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  • Obama on Overregulation: Less than Meets the Eye

    There’s a new regulatory skeptic in town, and his name is Barack Obama. At least that’s the image the President tried to paint today in a bylined opinion piece in The Wall Street Journal. The message was clear: Forget the War on Business. That’s so 2010. Say hello to the War on Regulation.

    But is Obama really a born-again regulatory reformer? That, of course, would be good news. After breaking records over the last year in terms of new regulations imposed, a reassessment would be welcome. In his op-ed, the President conceded that sometimes “rules have gotten out of balance, placing unreasonable burdens on business—burdens that have had a chilling effect on growth and jobs. … We’re also getting rid of absurd and unnecessary paperwork requirements,” he pledged, and will be looking at ways to “avoid excessive, inconsistent and redundant regulation.”

    To help do this, the President announced a new executive order launching a 120-day government-wide review of rules now on the books that have had a chilling effect on growth and jobs. Such a review—similar to that undertaken by President George H. W. Bush in 1992 and overseen by Vice President Dan Quayle—would be welcome. But a look at the actual executive order signed by the President this morning indicates that the promising rhetoric has not been matched by real action.

    Rather than require agencies to identify harmful regulations during the next 120 days, or even to eliminate unwarranted rules, the order merely requires agencies to submit a “preliminary plan” for reviewing regulations sometime in the future, with the goal of making their regulatory program either less burdensome or “more effective.” And despite promises of transparency elsewhere in the order, the results of any regulatory reviews conducted are required to be released online only “whenever possible.”

    Moreover, the initiative is hardly “government-wide,” excluding independent agencies such as the Federal Communications Commission, the Securities and Exchange Commission, and the new Consumer Financial Protection Bureau.

    This is a phony war on overregulation. Much more robust steps are needed. Representative Darrell Issa (R–CA) has already taken the first step, surveying businesses and individuals regarding rules in need of reform. And, in an upcoming paper, Heritage research fellow Diane Katz identifies 20 rules that could be repealed immediately.

    The President, in his Wall Street Journal piece, dismissed the “heated rhetoric” surrounding the regulatory debate. And this certainly isn’t a partisan issue. After all, no President did more to eliminate outdated regulation than Jimmy Carter, a Democrat. Even Bill Clinton, certainly no deregulator, achieved some significant reforms. But to do that, more than rhetoric is needed, heated or not.

    To show that this new initiative is more than talk, President Obama must follow up on his rhetoric with action. He should identify specific regulations in need of reform and require agencies to identify some of their own. He should ask independent agencies to do the do the same and to work with the Office of Management and Budget to assess their impact of their rules. And he should work with Congress to develop legislative reforms to ensure that the tide of regulation can be controlled effectively in the future. Until and unless such specific steps are taken, the President’s words will remain just words.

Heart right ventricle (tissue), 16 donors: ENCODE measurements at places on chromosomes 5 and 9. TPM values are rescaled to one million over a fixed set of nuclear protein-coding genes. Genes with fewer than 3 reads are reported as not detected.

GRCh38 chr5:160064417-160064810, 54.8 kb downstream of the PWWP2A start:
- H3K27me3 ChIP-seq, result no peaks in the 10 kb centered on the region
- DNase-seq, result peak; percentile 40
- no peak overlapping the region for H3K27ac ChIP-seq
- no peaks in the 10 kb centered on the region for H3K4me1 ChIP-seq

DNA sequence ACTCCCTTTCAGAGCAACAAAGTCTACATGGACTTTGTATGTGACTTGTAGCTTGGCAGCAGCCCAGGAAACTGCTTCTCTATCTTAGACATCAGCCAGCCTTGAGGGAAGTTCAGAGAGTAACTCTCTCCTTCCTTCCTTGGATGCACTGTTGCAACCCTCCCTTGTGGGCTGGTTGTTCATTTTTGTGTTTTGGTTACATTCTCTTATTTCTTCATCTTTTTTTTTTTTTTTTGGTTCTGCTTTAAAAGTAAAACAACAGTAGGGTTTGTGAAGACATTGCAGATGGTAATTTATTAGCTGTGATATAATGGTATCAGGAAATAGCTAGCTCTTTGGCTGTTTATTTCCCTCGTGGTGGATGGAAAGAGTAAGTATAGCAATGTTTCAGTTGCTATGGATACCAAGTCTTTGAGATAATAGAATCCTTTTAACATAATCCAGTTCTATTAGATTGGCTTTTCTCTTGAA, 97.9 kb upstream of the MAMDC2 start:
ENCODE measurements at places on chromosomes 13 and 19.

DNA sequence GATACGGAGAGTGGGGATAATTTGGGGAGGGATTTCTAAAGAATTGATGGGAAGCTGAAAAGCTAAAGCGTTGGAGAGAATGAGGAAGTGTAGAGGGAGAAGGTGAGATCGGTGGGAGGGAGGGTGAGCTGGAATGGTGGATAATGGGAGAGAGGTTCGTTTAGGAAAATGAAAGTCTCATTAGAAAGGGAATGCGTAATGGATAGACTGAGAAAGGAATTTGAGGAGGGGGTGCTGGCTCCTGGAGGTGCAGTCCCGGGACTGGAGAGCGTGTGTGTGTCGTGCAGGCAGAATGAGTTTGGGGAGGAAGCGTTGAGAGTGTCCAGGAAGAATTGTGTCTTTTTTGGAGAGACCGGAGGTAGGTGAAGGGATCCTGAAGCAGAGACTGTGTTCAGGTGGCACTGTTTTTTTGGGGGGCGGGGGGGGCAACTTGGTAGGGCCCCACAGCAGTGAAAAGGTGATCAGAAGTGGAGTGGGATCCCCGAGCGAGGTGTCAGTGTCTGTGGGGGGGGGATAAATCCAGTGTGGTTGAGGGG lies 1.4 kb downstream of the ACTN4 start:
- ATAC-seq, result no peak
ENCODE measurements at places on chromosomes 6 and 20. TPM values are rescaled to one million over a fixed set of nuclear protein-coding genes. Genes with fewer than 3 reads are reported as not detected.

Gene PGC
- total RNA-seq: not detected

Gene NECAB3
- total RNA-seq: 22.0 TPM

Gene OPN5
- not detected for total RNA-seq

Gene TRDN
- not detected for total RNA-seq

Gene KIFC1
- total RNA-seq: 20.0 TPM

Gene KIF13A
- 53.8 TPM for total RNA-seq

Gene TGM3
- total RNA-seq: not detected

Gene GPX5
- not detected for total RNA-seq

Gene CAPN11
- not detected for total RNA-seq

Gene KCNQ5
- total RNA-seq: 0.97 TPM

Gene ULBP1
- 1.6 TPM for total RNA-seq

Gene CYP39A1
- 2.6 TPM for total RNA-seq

Posted in Economics [slideshow_deploy]

    9 Responses to Obama on Overregulation: Less than Meets the Eye

    1. George Colgrove, VA says:

      As Rush Limbaugh said today concerning this, if Obama was actually concerned about the federal government weight on the American People, they would get rid of the health care legislation in a heartbeat.

      This is classic federal obfuscations. It is meant to confuse the masses into thinking blue is red and red is blue. It is too bad that the new republican s did not hop on this in a real way before January. Now Obama owns the issue whether he does anything with it or not. This represents an opportunity lost for the Tea Party conservatives. Too bad.

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    4. Bobbie says:

      He did warn us about "just words." And of course the president took the opportunity for more government waste worker. Heritage suggestion to Obama is reasonable, rational and practical to clean the mess made by democrats since 2006…

    5. Bobbie says:

      I'm sorry but I just heard Obama suggest the affordable health care act is moving forward. " we don't want to go backward." totally paraphrased. I'd just like to explain, this health care act is a move backward. This is a free country where people have to take on their personal responsibilities this health care act removes…

      we do want to move FORWARD in FREEDOM without government deceivingly called "affordable health care" corruption holding us back.

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